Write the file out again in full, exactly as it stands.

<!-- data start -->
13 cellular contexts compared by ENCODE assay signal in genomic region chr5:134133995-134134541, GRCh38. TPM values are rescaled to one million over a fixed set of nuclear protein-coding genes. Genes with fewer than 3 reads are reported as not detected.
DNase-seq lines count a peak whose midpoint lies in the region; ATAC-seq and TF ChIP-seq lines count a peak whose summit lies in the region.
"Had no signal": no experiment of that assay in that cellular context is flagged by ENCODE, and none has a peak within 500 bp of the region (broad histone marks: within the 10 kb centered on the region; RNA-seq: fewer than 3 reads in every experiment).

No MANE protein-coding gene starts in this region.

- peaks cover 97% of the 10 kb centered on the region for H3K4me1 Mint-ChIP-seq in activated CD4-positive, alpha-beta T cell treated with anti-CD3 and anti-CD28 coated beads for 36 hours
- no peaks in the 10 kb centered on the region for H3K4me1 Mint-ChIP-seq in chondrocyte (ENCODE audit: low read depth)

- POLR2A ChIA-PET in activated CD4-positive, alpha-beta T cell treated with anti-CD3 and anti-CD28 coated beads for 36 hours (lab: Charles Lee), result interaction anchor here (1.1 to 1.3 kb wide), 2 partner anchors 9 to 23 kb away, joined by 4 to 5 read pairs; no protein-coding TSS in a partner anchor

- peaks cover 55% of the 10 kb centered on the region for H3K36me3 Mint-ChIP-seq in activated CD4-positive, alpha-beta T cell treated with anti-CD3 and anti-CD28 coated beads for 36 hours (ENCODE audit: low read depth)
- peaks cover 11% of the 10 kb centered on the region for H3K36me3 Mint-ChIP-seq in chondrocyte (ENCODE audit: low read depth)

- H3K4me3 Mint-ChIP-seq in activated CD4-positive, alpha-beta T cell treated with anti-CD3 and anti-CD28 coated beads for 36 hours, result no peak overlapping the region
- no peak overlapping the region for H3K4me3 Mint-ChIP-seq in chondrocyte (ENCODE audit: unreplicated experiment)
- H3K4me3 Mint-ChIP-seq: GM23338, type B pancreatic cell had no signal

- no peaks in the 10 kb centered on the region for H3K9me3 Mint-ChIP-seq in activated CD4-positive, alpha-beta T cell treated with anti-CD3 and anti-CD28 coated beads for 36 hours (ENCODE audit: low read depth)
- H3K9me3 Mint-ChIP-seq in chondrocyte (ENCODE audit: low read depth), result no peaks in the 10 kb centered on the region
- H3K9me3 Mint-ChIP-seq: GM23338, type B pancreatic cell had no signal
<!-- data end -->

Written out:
13 cellular contexts compared by ENCODE assay signal in genomic region chr5:134133995-134134541, GRCh38. TPM values are rescaled to one million over a fixed set of nuclear protein-coding genes. Genes with fewer than 3 reads are reported as not detected.
DNase-seq lines count a peak whose midpoint lies in the region; ATAC-seq and TF ChIP-seq lines count a peak whose summit lies in the region.
"Had no signal": no experiment of that assay in that cellular context is flagged by ENCODE, and none has a peak within 500 bp of the region (broad histone marks: within the 10 kb centered on the region; RNA-seq: fewer than 3 reads in every experiment).

No MANE protein-coding gene starts in this region.

- peaks cover 97% of the 10 kb centered on the region for H3K4me1 Mint-ChIP-seq in activated CD4-positive, alpha-beta T cell treated with anti-CD3 and anti-CD28 coated beads for 36 hours
- no peaks in the 10 kb centered on the region for H3K4me1 Mint-ChIP-seq in chondrocyte (ENCODE audit: low read depth)

- POLR2A ChIA-PET in activated CD4-positive, alpha-beta T cell treated with anti-CD3 and anti-CD28 coated beads for 36 hours (lab: Charles Lee), result interaction anchor here (1.1 to 1.3 kb wide), 2 partner anchors 9 to 23 kb away, joined by 4 to 5 read pairs; no protein-coding TSS in a partner anchor

- peaks cover 55% of the 10 kb centered on the region for H3K36me3 Mint-ChIP-seq in activated CD4-positive, alpha-beta T cell treated with anti-CD3 and anti-CD28 coated beads for 36 hours (ENCODE audit: low read depth)
- peaks cover 11% of the 10 kb centered on the region for H3K36me3 Mint-ChIP-seq in chondrocyte (ENCODE audit: low read depth)

- H3K4me3 Mint-ChIP-seq in activated CD4-positive, alpha-beta T cell treated with anti-CD3 and anti-CD28 coated beads for 36 hours, result no peak overlapping the region
- no peak overlapping the region for H3K4me3 Mint-ChIP-seq in chondrocyte (ENCODE audit: unreplicated experiment)
- H3K4me3 Mint-ChIP-seq: GM23338, type B pancreatic cell had no signal

- no peaks in the 10 kb centered on the region for H3K9me3 Mint-ChIP-seq in activated CD4-positive, alpha-beta T cell treated with anti-CD3 and anti-CD28 coated beads for 36 hours (ENCODE audit: low read depth)
- H3K9me3 Mint-ChIP-seq in chondrocyte (ENCODE audit: low read depth), result no peaks in the 10 kb centered on the region
- H3K9me3 Mint-ChIP-seq: GM23338, type B pancreatic cell had no signal